Sweetening the 60 Blog

Image result for halloween candy image

Don’t forget to buy your Halloween candy early so you have time to buy more after you eat it all.

Late last week, a friend in New York lamented on Facebook that it was just a little too early for the stores to be putting out Halloween candy.  Wait just a cotton-pickin’ minute!  It’s a month until Labor Day, followed by two more months until Halloween.  What the hell is going on here?

I think it’s acceptable to start seeing Halloween candy in late September-early October.  In 2010, it was estimated that Americans would spend about $2 billion on candy during the Halloween season.  In 2016, that number rose to $8.4 billion.  Think about that.  Candy corn.  Bite-size candy bars.  Pumpkin-spice kisses.  Likely, we wouldn’t even dream of eating candy corn any other time of the year because it tastes like crap!

The California Milk Processors Board states that “an average Jack-O-Lantern bucket carries about 250 pieces of candy amounting about 9,000 calories and about three pounds of sugar.”

And since we’re talking about candy, we may as well discuss how trick-or-treating has changed over the years.  Given that candy will be everywhere in the next few months, it is hard to imagine that 100 years ago, Halloween looked quite different from the candy avalanche we know today.  Trick-or-treating is a quite recent American invention. The ritual of costumes, doorbell-ringing, and expectation of booty appeared for the first time in different locations throughout the country in the late 1930s and early 1940s.  It wasn’t until the late 1940s that trick-or-treating became widespread on a national scale. And even then, candy wasn’t the obvious treat.

Kids ringing a stranger’s doorbell in 1948 or 1952 received all sorts of tribute: Coins, nuts, fruit, cookies, cakes, and toys were as likely as candy.  In the 1950s, Kool-Aid and Kellogg’s promoted their decisively non-candy products as trick-or-treat options, while Brach’s once ran ads for chocolate-covered peanuts during the last week of October that didn’t mention Halloween at all.

It took a while for candy to become what it is today, the very essence of Halloween.  Going back even farther to the early decades of the century, before trick-or-treating spread across the land, candy didn’t have any special role to play in Halloween observance.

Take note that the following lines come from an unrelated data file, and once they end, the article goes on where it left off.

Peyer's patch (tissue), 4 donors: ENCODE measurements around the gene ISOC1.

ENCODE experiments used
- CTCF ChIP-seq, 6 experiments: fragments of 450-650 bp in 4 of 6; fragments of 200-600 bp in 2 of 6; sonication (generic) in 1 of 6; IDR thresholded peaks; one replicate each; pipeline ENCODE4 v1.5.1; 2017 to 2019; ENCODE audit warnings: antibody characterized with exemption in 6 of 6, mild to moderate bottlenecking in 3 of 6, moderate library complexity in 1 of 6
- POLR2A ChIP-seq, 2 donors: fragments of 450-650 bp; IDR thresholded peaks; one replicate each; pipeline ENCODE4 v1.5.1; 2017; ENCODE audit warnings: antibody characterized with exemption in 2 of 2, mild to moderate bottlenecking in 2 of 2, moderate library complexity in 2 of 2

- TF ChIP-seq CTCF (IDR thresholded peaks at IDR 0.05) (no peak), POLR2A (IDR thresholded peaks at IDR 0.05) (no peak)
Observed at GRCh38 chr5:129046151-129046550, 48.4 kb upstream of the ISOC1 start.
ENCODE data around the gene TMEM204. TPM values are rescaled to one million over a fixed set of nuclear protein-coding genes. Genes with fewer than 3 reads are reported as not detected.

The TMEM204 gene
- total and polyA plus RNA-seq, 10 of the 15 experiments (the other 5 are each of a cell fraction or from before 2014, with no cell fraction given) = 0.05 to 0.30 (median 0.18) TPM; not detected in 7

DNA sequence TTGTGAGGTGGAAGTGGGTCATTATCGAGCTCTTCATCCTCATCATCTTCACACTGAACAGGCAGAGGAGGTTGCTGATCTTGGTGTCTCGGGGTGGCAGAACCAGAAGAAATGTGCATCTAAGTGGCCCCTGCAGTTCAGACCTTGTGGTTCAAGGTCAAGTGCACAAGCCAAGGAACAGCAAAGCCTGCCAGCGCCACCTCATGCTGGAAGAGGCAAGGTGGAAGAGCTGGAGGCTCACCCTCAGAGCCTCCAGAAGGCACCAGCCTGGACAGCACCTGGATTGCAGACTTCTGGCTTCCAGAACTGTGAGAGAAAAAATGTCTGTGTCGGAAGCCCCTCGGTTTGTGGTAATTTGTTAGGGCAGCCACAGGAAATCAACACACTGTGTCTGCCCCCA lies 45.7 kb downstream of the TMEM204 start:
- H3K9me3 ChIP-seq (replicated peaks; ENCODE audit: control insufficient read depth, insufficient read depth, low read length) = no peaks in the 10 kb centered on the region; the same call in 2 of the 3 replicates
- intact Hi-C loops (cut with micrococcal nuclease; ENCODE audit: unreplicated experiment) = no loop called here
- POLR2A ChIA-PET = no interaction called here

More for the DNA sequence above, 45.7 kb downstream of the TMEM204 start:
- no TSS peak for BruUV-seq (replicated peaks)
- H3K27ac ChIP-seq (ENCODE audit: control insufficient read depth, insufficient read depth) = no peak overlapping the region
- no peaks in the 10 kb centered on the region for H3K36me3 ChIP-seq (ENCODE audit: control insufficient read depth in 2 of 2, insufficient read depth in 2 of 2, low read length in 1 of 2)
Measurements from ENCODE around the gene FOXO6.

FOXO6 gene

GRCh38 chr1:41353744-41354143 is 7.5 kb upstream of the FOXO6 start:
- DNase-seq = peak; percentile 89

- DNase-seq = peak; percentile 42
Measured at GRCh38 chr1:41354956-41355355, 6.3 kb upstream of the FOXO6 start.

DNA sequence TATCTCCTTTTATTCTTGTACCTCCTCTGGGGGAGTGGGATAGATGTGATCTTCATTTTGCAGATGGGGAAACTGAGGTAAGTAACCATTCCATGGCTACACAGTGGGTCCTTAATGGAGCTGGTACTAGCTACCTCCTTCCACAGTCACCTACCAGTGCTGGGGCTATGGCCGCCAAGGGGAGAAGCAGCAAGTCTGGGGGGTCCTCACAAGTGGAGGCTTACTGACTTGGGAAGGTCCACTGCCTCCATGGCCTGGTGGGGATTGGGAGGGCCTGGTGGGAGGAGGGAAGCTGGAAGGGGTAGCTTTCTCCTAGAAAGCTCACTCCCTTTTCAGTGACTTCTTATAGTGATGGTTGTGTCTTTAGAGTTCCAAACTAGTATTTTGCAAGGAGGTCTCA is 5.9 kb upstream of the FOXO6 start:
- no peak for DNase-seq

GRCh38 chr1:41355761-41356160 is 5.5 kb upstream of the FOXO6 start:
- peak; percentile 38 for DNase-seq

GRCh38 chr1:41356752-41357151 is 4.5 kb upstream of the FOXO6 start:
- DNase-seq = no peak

For youth, and especially boys, Halloween was the one night of the year when communities generally tolerated pranking, which might range from the clever or playful to the dangerous or destructive. Mailboxes, fences, streetcars, and gravestones were popular targets. The point was to cause mischief, not to gather treats. Halloween also wasn’t a gift-giving holiday, which in the case of Christmas and other early candy holidays provided the candy “hook.”

While the hooligans were out wreaking havoc, the more genteel would celebrate Halloween with parties. The menus and décor for these early Halloween festivities emphasized seasonal fruits. Pumpkins and apples were especially important. Making popcorn balls and fudge was sometimes part of the festive activities, but if there was purchased candy along the lines of candy corn or jelly beans, it was an afterthought.

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2 thoughts on “Sweetening the 60 Blog

  1. Ahhh, candy corn! I LOVE candy corn. Candy corn and Smarties. And Sweetearts. So…when the kids were little, I’d raid their Halloween candy for my favorites. They never seemed to mind, as those things were not that wonderful for them. I even have a Pinterest board called IT’S ALL ABOUT THE CANDY CORN. I just finished knitting a baby sweater that I am calling the candy corn sweater as it has those exact colors in them.

    Right down the street by the Laguna Hills Mall, a Halloween store has opened. When we were kids, Halloween was right up there with the 4th of July and Christmas. All other holidays were just fillers to get you through to the exciting ones! Getting all dressed up, going for candy. FUN! When the kids were young and we lived in Riverside, our bell started ringing around 5:30 and didn’t stop until after 9:00. We had literally hundreds of trick-or-treaters. A couple years we even miscalculated and had to run to the store for more. But soon it started to dwindle. And after 9:00 p.m. the older kids started to come, and they just weren’t as much fun. They didn’t even take the time to dress up. So, our light went out at 9:00. And my secret to not eating Halloween candy? I always buy the candy I do not like. Full of nuts Coconut. Things I can’t stand. Thus, I am not temped one bit. I do, however, have to keep a watchful eye on Dale, who has a major sweet tooth.

    As we live in a semi-retirement community, we don’t get trick-or-treaters. And I just don’t see that many kids wandering around anymore. Now, we just close up shop and head for the movies.

    Liked by 1 person

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